Three large surveys were undertaken over the years, to ensure that the HSL was providing the services that clients wanted and to assess service quality. An initial WRHA Library Satisfaction Survey was conducted in 2006. The health administrators who participated indicated satisfaction with the HSL services and resources. In 2011, the HSL participated in the Value of Library and Information Services in Patient Care Study funded by the National Library of Medicine [25]. The HSL was one of only four Canadian sites in a group of 56. This survey was a replication of the landmark Rochester study [26] and reconfirmed that “information obtained from a library had an impact on patient care” [25]. In 2013, the initial 2006 survey was replicated but distributed more widely to health care professionals across the region [27]. About 1,000 healthcare providers participated in the survey with 57% (570) having used HSL services. The results demonstrated that administrators, managers, and healthcare professionals rated online databases and online journals more highly and used them more frequently than point-of-care tools. The most highly used and highly ranked library services were librarian-mediated literature searches, document delivery, and the ability to link to full-text journal articles. These results were echoed in the many qualitative comments from respondents stating how the services saved time and made them more efficient. Assessments revealed that the model was working to support health providers throughout the region.

Part 3: Devolution

The organizational structure set in place allowed for the effective and efficient functioning of the HSL. Despite this, the many successes of the HSL Services Model were offset by significant challenges that led to radical changes. Factors that contributed to the changes were recognized early in the development of the model. These included: electronic access to resources; creation of a unique category for WRHA employees in the integrated library system (ILS); license requirements limiting access for WRHA employees; issues with baselined funds; and librarian academic appointments. Unanticipated factors included political change; shifts in the philosophy of academic library service to the community; and limitations in lifespans of agreements between organizations.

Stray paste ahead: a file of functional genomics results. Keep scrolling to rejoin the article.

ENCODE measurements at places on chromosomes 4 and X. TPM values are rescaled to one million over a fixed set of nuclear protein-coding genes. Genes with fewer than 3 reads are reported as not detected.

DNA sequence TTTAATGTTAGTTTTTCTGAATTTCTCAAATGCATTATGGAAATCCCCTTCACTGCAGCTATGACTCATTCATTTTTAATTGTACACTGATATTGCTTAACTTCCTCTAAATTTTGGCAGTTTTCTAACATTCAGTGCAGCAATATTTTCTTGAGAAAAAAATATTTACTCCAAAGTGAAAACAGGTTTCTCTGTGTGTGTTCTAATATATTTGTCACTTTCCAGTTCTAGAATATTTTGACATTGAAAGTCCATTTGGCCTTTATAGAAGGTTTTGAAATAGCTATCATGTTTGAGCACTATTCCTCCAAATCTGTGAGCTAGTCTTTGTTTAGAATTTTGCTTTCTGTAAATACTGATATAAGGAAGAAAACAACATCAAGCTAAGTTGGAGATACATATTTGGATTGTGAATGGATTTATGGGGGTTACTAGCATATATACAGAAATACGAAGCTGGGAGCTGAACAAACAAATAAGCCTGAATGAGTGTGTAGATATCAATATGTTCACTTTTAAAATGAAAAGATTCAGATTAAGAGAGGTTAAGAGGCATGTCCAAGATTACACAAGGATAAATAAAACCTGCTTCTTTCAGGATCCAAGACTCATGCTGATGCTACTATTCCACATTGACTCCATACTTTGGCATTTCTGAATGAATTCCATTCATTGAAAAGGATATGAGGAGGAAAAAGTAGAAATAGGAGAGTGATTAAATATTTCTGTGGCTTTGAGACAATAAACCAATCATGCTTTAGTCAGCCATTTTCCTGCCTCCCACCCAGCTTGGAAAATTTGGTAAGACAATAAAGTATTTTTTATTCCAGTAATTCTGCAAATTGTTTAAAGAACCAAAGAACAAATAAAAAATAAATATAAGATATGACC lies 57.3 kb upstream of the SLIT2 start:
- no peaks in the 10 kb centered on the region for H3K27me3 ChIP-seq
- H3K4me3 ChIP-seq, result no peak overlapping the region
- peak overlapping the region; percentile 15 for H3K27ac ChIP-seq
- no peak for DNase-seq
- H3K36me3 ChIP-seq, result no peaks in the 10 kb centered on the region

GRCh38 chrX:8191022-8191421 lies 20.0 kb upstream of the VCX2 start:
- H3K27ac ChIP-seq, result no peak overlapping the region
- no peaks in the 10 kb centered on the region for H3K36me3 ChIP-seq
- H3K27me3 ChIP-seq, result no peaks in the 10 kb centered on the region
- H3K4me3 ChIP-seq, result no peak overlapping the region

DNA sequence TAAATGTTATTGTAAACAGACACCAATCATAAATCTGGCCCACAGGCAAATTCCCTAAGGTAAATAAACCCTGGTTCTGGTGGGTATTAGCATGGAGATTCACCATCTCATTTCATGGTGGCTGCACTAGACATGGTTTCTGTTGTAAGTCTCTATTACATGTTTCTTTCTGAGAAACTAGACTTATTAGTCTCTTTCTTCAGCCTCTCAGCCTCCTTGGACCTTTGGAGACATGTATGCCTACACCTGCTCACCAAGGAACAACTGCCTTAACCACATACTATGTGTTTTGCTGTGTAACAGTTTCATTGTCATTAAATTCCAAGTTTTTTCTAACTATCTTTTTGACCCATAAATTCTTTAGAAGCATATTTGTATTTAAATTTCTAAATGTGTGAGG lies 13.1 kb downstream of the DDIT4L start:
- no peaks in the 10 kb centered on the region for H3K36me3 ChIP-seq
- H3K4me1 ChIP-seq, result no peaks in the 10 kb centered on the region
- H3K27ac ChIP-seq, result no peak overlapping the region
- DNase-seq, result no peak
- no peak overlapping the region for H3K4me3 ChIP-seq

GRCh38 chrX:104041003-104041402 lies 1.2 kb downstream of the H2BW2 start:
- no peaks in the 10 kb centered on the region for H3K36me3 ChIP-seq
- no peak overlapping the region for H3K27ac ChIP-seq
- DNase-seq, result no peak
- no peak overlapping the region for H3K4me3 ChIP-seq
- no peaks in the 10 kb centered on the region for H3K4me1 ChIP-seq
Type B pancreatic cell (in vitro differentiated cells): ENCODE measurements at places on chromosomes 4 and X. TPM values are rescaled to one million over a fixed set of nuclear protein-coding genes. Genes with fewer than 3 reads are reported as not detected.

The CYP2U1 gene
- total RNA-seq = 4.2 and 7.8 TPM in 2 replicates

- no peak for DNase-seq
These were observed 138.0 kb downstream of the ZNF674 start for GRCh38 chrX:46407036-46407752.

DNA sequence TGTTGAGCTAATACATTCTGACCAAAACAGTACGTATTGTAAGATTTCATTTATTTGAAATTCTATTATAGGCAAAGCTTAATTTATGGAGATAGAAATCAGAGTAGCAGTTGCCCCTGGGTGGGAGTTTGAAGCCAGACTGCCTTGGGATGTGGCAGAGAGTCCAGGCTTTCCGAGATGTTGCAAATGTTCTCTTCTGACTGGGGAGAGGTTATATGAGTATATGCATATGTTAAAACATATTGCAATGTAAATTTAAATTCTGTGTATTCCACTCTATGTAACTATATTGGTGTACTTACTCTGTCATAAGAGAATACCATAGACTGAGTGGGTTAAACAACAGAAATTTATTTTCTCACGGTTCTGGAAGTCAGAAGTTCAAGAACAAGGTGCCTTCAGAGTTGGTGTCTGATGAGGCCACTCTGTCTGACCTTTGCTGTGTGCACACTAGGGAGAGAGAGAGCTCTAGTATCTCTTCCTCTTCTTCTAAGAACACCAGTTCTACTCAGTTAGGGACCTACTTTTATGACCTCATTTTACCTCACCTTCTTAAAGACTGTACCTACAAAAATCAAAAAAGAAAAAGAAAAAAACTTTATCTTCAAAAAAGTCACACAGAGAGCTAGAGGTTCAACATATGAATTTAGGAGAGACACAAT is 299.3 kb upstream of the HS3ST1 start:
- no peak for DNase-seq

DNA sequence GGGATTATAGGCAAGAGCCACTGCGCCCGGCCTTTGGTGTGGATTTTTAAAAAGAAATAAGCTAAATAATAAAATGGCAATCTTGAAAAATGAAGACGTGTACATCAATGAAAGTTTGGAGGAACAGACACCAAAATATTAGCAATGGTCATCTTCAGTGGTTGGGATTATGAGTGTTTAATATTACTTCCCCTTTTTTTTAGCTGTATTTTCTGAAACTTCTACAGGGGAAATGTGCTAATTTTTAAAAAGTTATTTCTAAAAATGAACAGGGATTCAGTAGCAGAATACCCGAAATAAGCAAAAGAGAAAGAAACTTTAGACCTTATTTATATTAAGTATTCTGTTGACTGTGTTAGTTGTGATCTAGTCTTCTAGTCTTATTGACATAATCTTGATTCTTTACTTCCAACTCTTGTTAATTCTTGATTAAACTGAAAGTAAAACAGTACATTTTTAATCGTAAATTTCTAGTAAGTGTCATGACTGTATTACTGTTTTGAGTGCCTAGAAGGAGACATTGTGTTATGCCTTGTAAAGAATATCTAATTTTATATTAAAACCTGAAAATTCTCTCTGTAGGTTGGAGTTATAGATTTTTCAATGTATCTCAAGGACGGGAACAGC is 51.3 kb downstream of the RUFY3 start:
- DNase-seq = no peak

Electronic Access to Resources
     The Agreement between the UM and WRHA was written when print collections dominated and services in the hospital libraries were focused on reference assistance; mediated literature searches; faxing of journal articles; mail delivery of books and audiovisual materials; and basic instruction on MEDLINE, CINAHL, and the internet [17]. Few had heard of Google.
     Although this may seem naïve today, the original Agreement granted WRHA staff online access to UML electronic resources only if they visited a hospital library. This agreement was adequate at the time because there were few e-journals, no e-books, and PubMed had become freely available online. Most publisher licences allowed for “drop-in access” to UML online resources. Electronic journals were just starting to emerge and large-scale licensing of electronic products was in its infancy. WHRA nurses, allied health professionals, and other hospital staff without academic appointments were considered drop-in users. Physicians with admitting privileges in Manitoba hospitals had academic appointments with the University giving them access to all UML resources.
     Licensing of online resources became more of an issue as resources rapidly migrated online. WRHA staff were no longer considered “drop in” users and publishers began demanding expanded licenses from the UML. The Agreement was unclear and the wording that appeared under article 3.1.c, Obligations of the University, stated [17]:

        …grant to the WRHA Medical Staff and to staff of the WRHA working within the head office of the WRHA, the WRHA Head Office Staff and to all staff of WRHA Participating Hospitals access to all library facilities and related services established, by the University, from time to time, in the WRHA Hospital Libraries, on the same terms and conditions as said library         facilities and related services are made available to the University’s staff  and students.

More importantly item 3.1.d.iii stated “Access to the online catalogue and the full line of electronic services via the UML computer networks” [17]. Under these terms, the UML was obligated to provide access to its online resources to WRHA “head office” and all Winnipeg hospital staff.

Creating a Unique Category in the ILS